If you want to watch the new clean energy economy shake off the weight of the old polluting one, North Carolina provided a good glimpse on Friday of how that transition is unfolding in real time.
Three companies that have embraced clean energy in their operations – Apple, Facebook and Google – teamed up with others to compel their electric utility in North Carolina, Duke Energy, one of the nation’s biggest emitters of global warming pollution, to announce a breakthrough adoption of renewable energy on Friday.
Duke Energy is the country’s biggest power company, one perfectly emblematic of the type of economy that has landed us in our current climate change predicament. It operates hulking coal, gas and nuclear power plants, and it has aggressively blocked renewable energy from taking root in its service territory to protect its century-old way of doing business.
But Duke can only insulate itself from progress for so long. Apple, Facebook and Google buy large amounts of electricity from Duke in North Carolina, and all of them have said that they want that electricity to come from clean sources.
These companies have committed to powering their data centers with 100 percent clean electricity, and they are using their buying power to meet that commitment by pushing utilities toward clean energy around the country. Apple is working with its utility in Nevada so that it can power its data center there with a new, innovative solar panel array. Facebook is building its most recent data center in Iowa, where it’s pushed its utility to deliver more wind energy, and Google has worked out wind deals with its utility in Oklahoma.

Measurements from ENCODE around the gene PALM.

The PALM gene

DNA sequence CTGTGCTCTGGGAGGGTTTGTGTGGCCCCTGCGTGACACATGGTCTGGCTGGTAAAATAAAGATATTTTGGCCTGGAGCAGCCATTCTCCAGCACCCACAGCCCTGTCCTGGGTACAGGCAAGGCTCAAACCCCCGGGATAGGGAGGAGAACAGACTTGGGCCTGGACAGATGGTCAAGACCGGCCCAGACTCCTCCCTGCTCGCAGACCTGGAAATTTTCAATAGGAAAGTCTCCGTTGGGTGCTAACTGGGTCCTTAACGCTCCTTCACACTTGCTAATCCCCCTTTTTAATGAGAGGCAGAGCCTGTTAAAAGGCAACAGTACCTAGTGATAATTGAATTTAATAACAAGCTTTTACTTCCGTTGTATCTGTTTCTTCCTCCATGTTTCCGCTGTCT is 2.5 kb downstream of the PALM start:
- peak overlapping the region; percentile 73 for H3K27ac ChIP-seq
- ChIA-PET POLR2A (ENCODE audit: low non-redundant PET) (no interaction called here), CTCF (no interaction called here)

Now, these three companies joined other influential Duke customers in North Carolina, like the University of North Carolina system, in pushing Duke to announce a “Green Source Rider” today, a new offering that would allow the biggest customers in the state to buy specifically renewable energy, rather than be forced to accept Duke’s standard dirty mix.
Unfortunately, Duke’s new program won’t be available for families or small businesses in North Carolina, thousands of whom have asked for the same clean energy options as Google, Apple and Facebook, but whom Duke is still ignoring. Just two weeks ago, Duke told North Carolina regulators that even in 15 years, it plans that less than 3 % of the electricity it sells in the state will be renewably powered.
But from a utility that has sold only a one-size-fits-all dirty energy offering for decades, this new program is an important shift, one that shows how innovative companies can disrupt the status quo and lead the way to a new economy powered by renewable energy.